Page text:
Pianist spells out his notes

Jeremy Denk
The Australian

By Matthew Westwood

JEREMY Denk is not the first musician to turn his hand to writing: one thinks of Alfred Brendel, the pianist who has just penned a deeply thoughtful piece on music and performance, published in The New York Review of Books, and of Stephen Hough, whose blog appears in Britain's The Telegraph. Closer to home, there are writers such as composer Andrew Ford and pianist Anna Goldsworthy, both of whom have opened the world of music and musicians to the reading public.

Denk, a concert pianist, started writing a blog eight years ago and a writing career has since flourished alongside his musical one. For magazines such as The New Yorker he has written long-form essays about the difficulties of the recording studio and about his student piano lessons with Gyorgy Sebok, a cultivated European with a taste for theatrics.

He has recently been invited to write a book of reminiscences and ruminations for Random House. And he is writing an opera libretto based on, of all things, Charles Rosen's musicological study The Classical Style.

Denk discovered the power of the keyboard -- the Qwerty kind, as distinct from the chromatic one -- when he was asked to write a diary about the life of a concert pianist for National Public Radio in the US. A friend urged him to continue writing and suggested he start a blog.

"That day, I actually did," Denk says on the phone from NewYork. "It was like an itch that I had. It was something I had been dying to do, to write more properly, for many years."

The pianist-blogger is about to tour with musicians from the Australian Chamber Orchestra. He'll be playing solo and as part of a quintet with ACO's Richard Tognetti and Satu Vanska (violins), Christopher Moore (viola) and Timo-Veikko Valve (cello).

Denk's writing shows a flair for mixing high-cultural subjects with nothing-off-limits observational humour. In one post, he opined on Schubert and Taylor Lautner's abs; in another, he took musicologist Richard Taruskin to task over Don Giovanni.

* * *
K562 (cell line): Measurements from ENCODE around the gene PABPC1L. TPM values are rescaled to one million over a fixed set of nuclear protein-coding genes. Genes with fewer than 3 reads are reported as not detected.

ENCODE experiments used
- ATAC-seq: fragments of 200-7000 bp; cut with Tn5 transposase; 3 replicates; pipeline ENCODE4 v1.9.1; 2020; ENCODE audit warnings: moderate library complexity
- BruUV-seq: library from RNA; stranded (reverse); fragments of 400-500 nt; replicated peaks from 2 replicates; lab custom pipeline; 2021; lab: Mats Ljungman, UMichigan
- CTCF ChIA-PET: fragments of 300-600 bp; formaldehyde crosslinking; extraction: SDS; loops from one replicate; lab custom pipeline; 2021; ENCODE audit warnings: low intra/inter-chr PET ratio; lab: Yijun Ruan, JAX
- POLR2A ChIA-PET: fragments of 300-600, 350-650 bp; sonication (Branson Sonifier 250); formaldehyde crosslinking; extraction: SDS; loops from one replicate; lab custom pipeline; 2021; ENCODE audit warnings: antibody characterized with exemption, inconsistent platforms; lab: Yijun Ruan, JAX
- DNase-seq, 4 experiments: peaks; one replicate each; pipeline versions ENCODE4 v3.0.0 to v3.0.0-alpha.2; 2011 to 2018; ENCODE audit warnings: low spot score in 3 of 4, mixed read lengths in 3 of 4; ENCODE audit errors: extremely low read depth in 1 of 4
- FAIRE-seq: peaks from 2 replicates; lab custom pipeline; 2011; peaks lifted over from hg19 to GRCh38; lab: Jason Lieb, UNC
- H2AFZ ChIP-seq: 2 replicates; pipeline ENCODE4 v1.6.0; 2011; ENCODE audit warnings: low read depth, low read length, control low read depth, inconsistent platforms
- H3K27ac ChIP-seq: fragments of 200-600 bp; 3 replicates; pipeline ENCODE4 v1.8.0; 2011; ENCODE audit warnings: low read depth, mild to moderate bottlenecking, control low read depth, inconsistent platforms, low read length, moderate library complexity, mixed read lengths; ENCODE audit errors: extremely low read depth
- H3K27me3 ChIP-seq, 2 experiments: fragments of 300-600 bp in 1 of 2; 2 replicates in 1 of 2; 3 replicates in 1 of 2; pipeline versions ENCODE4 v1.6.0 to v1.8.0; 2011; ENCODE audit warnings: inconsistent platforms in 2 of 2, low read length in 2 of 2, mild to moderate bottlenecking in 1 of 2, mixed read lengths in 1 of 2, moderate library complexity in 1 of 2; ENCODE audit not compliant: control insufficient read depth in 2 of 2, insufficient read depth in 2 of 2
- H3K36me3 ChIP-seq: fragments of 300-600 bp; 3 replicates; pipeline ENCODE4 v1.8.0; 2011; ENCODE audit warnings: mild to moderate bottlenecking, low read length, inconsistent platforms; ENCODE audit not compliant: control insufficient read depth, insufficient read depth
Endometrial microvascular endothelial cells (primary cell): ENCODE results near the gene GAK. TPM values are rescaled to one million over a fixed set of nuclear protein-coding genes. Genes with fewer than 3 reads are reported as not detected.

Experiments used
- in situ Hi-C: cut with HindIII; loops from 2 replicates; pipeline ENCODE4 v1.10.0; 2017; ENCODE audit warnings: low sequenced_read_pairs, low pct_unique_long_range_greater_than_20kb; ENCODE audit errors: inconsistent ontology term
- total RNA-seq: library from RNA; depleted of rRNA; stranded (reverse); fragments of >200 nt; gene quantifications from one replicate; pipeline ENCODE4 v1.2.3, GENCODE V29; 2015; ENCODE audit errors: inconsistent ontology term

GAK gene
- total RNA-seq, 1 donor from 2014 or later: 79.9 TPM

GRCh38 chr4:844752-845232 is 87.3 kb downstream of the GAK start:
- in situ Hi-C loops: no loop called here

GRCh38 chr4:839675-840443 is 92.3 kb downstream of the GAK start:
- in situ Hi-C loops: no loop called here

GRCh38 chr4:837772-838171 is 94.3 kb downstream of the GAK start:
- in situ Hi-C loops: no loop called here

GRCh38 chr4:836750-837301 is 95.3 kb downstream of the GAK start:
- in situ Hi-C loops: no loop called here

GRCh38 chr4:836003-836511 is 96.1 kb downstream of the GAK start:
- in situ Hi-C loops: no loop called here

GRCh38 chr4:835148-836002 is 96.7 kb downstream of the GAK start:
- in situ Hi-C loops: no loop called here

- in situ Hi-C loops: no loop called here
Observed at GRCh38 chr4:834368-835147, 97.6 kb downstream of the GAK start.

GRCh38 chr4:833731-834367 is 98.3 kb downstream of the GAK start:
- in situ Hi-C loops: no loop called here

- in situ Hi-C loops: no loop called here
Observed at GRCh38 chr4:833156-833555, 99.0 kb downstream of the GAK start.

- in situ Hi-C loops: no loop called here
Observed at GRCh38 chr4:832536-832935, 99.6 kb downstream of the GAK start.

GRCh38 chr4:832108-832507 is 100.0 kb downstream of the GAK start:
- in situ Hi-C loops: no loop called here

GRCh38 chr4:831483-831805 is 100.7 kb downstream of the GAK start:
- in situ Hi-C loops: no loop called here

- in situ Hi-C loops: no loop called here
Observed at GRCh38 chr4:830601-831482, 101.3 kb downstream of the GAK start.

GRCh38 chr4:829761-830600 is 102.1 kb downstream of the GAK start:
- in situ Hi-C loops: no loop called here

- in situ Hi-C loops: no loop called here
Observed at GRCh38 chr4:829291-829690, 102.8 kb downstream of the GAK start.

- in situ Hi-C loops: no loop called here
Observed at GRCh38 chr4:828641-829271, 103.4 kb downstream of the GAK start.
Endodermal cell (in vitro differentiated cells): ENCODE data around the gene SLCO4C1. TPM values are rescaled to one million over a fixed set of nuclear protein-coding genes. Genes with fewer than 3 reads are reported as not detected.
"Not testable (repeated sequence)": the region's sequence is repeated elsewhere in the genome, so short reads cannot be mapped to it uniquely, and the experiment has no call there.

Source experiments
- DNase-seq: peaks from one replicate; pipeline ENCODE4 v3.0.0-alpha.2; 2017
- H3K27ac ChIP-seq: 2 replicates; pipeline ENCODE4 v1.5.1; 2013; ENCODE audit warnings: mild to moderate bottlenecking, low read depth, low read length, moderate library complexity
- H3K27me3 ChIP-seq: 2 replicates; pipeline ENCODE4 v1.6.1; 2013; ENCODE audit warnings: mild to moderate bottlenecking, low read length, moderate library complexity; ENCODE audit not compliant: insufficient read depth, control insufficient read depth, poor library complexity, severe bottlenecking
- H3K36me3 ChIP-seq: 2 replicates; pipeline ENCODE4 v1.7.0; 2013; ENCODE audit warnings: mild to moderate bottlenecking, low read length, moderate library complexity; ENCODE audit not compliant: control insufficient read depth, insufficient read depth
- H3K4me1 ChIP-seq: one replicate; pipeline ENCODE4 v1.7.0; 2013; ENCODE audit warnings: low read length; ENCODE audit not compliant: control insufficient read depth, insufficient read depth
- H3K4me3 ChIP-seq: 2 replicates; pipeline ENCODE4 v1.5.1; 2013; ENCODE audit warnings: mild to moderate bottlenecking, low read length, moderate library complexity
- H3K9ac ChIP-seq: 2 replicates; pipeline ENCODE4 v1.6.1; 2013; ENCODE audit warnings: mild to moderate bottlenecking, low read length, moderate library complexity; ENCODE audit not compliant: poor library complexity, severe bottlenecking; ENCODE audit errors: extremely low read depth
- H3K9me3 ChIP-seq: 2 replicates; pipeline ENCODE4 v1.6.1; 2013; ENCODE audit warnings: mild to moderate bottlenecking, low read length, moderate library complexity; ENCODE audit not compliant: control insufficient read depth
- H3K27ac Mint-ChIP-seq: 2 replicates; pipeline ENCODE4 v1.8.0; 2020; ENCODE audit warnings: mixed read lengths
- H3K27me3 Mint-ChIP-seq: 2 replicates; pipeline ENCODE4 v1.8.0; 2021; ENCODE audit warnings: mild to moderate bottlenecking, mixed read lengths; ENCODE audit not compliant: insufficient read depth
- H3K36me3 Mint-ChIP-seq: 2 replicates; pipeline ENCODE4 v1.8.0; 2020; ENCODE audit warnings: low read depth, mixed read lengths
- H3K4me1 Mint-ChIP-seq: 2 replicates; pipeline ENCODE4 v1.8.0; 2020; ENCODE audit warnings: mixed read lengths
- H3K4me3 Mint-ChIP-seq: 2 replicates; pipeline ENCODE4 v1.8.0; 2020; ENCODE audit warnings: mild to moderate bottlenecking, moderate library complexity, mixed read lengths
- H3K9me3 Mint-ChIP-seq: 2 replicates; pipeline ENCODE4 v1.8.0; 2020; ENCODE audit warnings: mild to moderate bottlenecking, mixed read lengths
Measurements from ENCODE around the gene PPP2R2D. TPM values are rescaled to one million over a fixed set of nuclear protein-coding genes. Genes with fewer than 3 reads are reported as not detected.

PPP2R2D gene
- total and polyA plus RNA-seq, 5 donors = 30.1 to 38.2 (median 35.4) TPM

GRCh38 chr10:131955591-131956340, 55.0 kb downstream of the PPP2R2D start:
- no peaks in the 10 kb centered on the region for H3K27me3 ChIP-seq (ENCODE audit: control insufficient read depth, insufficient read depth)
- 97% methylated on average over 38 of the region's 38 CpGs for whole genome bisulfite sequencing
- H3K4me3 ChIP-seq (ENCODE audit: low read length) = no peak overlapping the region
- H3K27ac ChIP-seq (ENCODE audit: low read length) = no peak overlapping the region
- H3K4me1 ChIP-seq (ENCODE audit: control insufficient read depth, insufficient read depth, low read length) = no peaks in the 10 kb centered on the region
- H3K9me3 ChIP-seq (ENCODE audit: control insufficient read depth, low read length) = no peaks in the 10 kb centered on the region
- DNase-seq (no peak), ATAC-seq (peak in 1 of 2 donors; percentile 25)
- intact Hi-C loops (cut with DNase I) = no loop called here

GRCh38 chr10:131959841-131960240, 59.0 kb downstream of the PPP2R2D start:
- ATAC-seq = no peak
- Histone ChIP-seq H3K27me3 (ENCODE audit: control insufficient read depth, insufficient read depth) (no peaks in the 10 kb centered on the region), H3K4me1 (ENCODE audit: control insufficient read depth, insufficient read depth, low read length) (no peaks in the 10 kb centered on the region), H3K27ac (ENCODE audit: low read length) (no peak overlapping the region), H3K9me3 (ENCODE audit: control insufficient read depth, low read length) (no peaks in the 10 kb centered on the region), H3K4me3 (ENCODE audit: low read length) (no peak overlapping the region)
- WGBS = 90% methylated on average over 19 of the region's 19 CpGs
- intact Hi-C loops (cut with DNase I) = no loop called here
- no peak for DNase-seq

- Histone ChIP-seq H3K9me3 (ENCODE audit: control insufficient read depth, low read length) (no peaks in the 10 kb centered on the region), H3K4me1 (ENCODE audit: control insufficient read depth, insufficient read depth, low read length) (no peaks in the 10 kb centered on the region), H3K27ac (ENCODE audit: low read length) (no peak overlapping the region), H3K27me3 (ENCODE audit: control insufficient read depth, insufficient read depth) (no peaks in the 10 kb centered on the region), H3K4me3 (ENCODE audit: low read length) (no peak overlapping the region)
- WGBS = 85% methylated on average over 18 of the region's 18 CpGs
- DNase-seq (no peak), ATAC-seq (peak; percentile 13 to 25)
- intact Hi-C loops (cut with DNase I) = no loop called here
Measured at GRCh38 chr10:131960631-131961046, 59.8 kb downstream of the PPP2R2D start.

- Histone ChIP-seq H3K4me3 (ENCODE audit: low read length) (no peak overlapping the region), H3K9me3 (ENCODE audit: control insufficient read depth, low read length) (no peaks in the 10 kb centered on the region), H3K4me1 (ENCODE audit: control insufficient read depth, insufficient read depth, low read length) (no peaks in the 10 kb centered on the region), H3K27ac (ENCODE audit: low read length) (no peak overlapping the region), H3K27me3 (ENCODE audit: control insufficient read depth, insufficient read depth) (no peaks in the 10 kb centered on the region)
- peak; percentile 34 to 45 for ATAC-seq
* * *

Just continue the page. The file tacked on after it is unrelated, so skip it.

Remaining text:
It's not surprising to learn that he counts essayist-authors Geoff Dyer and David Foster Wallace among writers he admires. There's a similar delight in intellectual jest, with the effect not of dumbing down the subject under discussion, but of speaking the same language as their readers. "Semi-casual, digressive whatever . . . That late-night, slightly stoned, watching-TV mode" is how Denk describes it.

Writing about music, as someone once said, is like dancing about architecture: it's either useless or impossible. And yet there may be parallels in the creative efforts of writers, musicians and, indeed, other performers. Writing prose, like musical composition, involves extempore technique within a set of formal constraints. Performance also involves the testing-out of an idea -- dramatic, choreographic or musical -- that may be likened to the writer chasing an intellectual argument.

Denk agrees with the proposition that performance can be a kind of essay in the broad sense of the word. He refers to the Brahms Piano Quintet that he will perform with the ACO players, and the beginning of the Andante second movement with its "transcendentalised" Viennese waltz.

"It's a very long-breathed sentence, it doesn't stop for quite a long time," he says. "Brahms is sort of testing out the limits, the elastic of a phrase: how long can you prolong the intensity before it breaks. It's like winding out a great paragraph, and trying to find the punctuation places that will will make the climaxes better, and the rhythm of it, so it will feel inevitable. Great prose can be a little bit inevitable too."